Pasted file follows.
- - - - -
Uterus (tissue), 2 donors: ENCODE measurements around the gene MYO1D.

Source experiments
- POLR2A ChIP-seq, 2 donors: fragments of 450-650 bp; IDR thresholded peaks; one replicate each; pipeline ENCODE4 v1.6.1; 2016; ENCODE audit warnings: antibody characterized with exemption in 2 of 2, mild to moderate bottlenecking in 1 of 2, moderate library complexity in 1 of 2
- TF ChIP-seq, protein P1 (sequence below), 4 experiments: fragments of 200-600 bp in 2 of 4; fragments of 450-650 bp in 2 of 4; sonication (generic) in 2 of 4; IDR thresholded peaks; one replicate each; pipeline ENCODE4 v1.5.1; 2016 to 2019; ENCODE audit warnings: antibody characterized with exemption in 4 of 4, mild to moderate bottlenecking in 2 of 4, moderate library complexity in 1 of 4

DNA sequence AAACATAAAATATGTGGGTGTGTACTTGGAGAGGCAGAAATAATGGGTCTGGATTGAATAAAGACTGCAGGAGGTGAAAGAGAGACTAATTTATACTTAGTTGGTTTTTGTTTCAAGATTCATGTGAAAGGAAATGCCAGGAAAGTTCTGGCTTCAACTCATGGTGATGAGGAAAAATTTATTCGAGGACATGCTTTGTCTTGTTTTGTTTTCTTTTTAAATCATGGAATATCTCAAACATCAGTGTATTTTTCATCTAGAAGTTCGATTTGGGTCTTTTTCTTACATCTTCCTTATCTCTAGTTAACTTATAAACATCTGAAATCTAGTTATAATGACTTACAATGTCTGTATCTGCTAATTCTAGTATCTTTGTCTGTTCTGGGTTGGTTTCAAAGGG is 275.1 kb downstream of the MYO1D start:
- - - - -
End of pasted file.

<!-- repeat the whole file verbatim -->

Uterus (tissue), 2 donors: ENCODE measurements around the gene MYO1D.

Source experiments
- POLR2A ChIP-seq, 2 donors: fragments of 450-650 bp; IDR thresholded peaks; one replicate each; pipeline ENCODE4 v1.6.1; 2016; ENCODE audit warnings: antibody characterized with exemption in 2 of 2, mild to moderate bottlenecking in 1 of 2, moderate library complexity in 1 of 2
- TF ChIP-seq, protein P1 (sequence below), 4 experiments: fragments of 200-600 bp in 2 of 4; fragments of 450-650 bp in 2 of 4; sonication (generic) in 2 of 4; IDR thresholded peaks; one replicate each; pipeline ENCODE4 v1.5.1; 2016 to 2019; ENCODE audit warnings: antibody characterized with exemption in 4 of 4, mild to moderate bottlenecking in 2 of 4, moderate library complexity in 1 of 4

DNA sequence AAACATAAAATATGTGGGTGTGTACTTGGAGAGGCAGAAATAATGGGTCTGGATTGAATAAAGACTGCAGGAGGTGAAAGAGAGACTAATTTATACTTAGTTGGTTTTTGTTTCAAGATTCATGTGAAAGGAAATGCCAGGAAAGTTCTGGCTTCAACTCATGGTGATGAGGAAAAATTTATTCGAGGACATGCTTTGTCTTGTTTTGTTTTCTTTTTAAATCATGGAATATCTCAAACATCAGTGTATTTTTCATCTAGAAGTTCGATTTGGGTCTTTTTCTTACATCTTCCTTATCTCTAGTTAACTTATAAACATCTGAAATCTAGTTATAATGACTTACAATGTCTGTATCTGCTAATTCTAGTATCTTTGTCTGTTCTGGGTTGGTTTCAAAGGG is 275.1 kb downstream of the MYO1D start: